See also: Match




Etymology 1Edit

From Middle English matche, metche, macche, mecche, mache, meche, from Old English mæċċa, ġemæċċa, secondary forms of Old English maca, ġemaca(companion, mate, wife, one suited to another), from Proto-Germanic *makkô, *gamakkô, *makô, *gamakô(an equal; comrade), from Proto-Indo-European *mag-(to knead, work). Cognate with Danish mage(mate), Icelandic maki(spouse).


match ‎(plural matches)

  1. (sports) A competitive sporting event such as a boxing meet, a baseball game, or a cricket match.
    My local team are playing in a match against their arch-rivals today.
  2. Any contest or trial of strength or skill, or to determine superiority.
    • Drayton
      many a warlike match
    • Dryden
      A solemn match was made; he lost the prize.
  3. Someone with a measure of an attribute equaling or exceeding the object of comparison.
    He knew he had met his match.
    • Addison
      Government [] makes an innocent man, though of the lowest rank, a match for the mightiest of his fellow subjects.
  4. A marriage.
  5. A candidate for matrimony; one to be gained in marriage.
    • Clarendon
      She [] was looked upon as the richest match of the West.
  6. Suitability.
  7. Equivalence; a state of correspondence. (Can we add an example for this sense?)
  8. Equality of conditions in contest or competition.
    • Shakespeare
      It were no match, your nail against his horn.
  9. A pair of items or entities with mutually suitable characteristics.
    The carpet and curtains are a match.
  10. An agreement or compact.
    • Shakespeare
      Thy hand upon that match.
    • Boyle
      Love doth seldom suffer itself to be confined by other matches than those of its own making.
  11. (metalworking) A perforated board, block of plaster, hardened sand, etc., in which a pattern is partly embedded when a mould is made, for giving shape to the surfaces of separation between the parts of the mould.
Derived termsEdit


match ‎(third-person singular simple present matches, present participle matching, simple past and past participle matched)

  1. (intransitive) To agree, to be equal, to correspond to.
    Their interests didn't match, so it took a long time to agree what to do together.
    These two copies are supposed to be identical, but they don't match.
  2. (transitive) To agree, to be equal, to correspond to.
    His interests didn't match her interests.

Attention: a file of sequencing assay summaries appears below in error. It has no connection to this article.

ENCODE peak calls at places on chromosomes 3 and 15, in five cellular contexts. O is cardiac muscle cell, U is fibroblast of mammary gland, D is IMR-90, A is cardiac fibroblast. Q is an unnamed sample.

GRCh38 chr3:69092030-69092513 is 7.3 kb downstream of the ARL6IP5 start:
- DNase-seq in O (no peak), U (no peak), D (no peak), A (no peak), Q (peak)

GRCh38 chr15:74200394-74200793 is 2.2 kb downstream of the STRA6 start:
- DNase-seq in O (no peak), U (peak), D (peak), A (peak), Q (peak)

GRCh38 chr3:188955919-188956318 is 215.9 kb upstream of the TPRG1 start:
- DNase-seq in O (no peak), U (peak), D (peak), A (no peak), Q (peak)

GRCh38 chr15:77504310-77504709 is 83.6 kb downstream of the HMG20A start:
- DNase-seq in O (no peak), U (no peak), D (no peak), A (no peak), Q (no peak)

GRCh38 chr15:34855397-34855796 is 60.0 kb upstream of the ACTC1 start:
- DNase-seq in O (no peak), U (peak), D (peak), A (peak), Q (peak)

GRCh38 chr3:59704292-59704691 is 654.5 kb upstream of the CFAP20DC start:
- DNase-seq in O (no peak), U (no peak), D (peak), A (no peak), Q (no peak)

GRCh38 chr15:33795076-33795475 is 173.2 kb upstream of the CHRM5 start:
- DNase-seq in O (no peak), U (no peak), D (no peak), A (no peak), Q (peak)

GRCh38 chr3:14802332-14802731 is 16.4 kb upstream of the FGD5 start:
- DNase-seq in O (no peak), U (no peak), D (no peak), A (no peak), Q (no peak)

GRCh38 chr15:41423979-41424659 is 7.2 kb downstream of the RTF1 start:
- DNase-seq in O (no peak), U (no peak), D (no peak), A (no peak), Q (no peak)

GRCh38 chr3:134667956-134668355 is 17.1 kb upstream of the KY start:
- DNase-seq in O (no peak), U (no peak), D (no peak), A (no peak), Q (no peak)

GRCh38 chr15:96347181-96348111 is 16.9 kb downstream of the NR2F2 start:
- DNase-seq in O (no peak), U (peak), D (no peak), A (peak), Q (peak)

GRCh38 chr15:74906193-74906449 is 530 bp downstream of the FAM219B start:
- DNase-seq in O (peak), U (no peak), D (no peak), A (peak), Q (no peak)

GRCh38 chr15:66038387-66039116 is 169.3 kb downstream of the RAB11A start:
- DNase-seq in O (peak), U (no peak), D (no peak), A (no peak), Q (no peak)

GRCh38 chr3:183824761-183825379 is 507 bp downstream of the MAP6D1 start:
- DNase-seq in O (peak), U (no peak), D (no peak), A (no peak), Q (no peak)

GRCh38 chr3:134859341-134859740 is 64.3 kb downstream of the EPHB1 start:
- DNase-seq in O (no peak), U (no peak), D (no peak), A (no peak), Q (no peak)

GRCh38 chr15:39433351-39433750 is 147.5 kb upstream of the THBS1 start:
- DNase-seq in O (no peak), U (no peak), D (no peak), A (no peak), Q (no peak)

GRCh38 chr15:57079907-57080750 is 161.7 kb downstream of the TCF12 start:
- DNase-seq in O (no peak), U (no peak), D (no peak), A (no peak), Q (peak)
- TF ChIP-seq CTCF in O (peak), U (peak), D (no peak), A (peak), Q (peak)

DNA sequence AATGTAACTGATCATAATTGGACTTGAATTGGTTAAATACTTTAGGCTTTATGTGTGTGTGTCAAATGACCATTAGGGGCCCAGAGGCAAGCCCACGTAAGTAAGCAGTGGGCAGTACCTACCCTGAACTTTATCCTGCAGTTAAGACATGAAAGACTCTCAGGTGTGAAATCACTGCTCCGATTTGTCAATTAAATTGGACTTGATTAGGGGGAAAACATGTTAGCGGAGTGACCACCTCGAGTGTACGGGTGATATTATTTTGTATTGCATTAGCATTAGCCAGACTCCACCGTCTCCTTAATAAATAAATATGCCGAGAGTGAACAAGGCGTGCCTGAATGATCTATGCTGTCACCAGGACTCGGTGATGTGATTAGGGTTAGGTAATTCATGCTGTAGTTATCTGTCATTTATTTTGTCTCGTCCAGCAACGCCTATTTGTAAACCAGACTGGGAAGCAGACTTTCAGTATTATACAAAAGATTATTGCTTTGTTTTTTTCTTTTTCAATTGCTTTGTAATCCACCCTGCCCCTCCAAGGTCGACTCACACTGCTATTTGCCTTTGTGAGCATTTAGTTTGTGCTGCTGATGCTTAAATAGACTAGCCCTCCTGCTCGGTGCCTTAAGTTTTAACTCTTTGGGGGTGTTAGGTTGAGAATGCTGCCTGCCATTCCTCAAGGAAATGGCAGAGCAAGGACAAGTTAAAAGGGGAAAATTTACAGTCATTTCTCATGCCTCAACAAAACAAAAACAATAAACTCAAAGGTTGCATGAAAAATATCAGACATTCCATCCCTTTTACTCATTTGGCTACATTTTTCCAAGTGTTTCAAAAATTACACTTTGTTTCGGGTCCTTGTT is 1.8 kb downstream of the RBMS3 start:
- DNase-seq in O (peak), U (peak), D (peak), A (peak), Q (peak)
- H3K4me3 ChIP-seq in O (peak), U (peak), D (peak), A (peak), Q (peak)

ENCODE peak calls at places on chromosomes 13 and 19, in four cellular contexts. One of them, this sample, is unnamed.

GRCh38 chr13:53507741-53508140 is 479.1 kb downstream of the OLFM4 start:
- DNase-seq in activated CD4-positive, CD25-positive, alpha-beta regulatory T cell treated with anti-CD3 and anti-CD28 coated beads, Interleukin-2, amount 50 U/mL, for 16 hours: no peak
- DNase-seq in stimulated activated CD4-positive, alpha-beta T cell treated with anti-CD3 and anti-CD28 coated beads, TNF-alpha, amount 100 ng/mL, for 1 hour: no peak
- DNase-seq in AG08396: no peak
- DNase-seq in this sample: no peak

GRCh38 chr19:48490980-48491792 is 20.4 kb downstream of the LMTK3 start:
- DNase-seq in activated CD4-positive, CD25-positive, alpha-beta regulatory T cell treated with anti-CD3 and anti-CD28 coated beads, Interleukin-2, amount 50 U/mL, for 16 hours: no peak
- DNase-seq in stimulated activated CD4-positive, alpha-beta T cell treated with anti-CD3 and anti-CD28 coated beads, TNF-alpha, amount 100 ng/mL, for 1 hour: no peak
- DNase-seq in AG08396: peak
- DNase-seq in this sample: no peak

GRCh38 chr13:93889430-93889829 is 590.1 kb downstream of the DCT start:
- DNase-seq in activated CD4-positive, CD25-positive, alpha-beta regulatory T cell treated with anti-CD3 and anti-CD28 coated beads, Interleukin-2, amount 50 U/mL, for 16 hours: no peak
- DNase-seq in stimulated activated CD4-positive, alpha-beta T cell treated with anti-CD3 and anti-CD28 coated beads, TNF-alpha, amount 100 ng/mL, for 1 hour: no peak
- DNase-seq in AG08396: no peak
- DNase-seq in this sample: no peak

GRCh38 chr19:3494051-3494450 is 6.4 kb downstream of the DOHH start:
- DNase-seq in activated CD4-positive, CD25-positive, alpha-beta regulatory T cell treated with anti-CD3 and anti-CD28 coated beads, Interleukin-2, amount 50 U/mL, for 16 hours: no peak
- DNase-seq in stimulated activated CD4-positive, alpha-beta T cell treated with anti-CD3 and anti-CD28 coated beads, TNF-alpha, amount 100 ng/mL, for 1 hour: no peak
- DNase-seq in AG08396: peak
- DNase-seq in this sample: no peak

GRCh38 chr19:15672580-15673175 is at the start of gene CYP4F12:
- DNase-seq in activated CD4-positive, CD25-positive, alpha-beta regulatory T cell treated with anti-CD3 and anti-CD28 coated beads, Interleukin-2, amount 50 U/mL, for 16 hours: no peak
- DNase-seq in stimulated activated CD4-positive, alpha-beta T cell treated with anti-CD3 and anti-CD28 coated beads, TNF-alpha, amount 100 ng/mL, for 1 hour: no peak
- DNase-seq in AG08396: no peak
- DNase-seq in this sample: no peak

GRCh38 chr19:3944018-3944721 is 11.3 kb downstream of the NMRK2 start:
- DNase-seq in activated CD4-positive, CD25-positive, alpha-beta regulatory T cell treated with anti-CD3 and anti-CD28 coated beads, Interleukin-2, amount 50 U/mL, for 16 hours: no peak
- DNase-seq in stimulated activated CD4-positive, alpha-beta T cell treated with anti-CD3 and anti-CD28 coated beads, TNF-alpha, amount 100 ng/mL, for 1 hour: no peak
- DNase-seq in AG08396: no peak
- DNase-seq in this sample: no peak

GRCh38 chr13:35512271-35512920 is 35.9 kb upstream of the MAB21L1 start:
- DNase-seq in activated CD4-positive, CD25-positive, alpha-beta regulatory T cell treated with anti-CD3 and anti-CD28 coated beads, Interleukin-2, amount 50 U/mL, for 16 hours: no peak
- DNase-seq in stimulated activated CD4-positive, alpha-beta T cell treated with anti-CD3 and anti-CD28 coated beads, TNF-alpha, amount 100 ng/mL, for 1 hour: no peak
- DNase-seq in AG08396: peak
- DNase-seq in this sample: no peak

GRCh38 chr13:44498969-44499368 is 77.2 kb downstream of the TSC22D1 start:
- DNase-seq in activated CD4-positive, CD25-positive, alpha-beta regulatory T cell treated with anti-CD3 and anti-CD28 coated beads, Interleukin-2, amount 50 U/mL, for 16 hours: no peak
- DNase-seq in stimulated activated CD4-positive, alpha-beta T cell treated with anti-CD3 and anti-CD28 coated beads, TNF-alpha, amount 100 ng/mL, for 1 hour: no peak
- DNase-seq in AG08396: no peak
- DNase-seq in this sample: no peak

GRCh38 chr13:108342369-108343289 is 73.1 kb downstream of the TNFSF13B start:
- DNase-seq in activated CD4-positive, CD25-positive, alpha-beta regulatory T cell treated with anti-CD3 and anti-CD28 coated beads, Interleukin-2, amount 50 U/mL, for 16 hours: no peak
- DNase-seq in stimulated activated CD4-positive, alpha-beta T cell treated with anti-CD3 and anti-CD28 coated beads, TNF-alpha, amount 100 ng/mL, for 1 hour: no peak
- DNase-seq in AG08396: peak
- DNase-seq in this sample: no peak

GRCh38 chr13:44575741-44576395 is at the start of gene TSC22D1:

• 1915, Mrs. Belloc Lowndes, The Lodger, chapter II:
      There was a neat hat-and-umbrella stand, and the stranger's weary feet fell soft on a good, serviceable dark-red drugget, which matched in colour the flock-paper on the walls.
    • 1927, F. E. Penny, chapter 4, in Pulling the Strings:
      Soon after the arrival of Mrs. Campbell, dinner was announced by Abboye. He came into the drawing room resplendent in his gold-and-white turban. […] His cummerbund matched the turban in gold lines.
  3. (transitive) To make a successful match or pairing.
    They found out about his color-blindness when he couldn't match socks properly.
    • 2013 June 1, “End of the peer show”, in The Economist, volume 407, number 8838, page 71:
      Finance is seldom romantic. But the idea of peer-to-peer lending comes close. This is an industry that brings together individual savers and lenders on online platforms. Those that want to borrow are matched with those that want to lend.
  4. (transitive) To equal or exceed in achievement.
    She matched him at every turn: anything he could do, she could do as well or better.
  5. (obsolete) To unite in marriage, to mate.
  6. To fit together, or make suitable for fitting together; specifically, to furnish with a tongue and groove at the edges.
    to match boards
Derived termsEdit
See alsoEdit
A match.

Etymology 2Edit

From Old French mesche, meische, from Vulgar Latin micca (compare Catalan metxa, Spanish mecha, Italian miccia), which in turn is probably from Latin myxa(nozzle", "curved part of a lamp), from Ancient Greek μύξα(múxa, lamp wick)


match ‎(plural matches)

  1. A device made of wood or paper, at the tip coated with chemicals that ignite with the friction of being dragged (struck) against a rough dry surface.
    He struck a match and lit his cigarette.
Derived termsEdit
See alsoEdit



From English match.



match m ‎(plural matches or matchs)

  1. (sports) match

Usage notesEdit

Sometimes translated as rencontre (sportive).

Derived termsEdit

External linksEdit



Borrowing from English match.


match m ‎(invariable)

  1. match (sports event)
  2. horserace involving only two horses

Norwegian BokmålEdit



  1. imperative of matche



match c

  1. match


Inflection of match 
Singular Plural
Indefinite Definite Indefinite Definite
Nominative match matchen matcher matcherna
Genitive matchs matchens matchers matchernas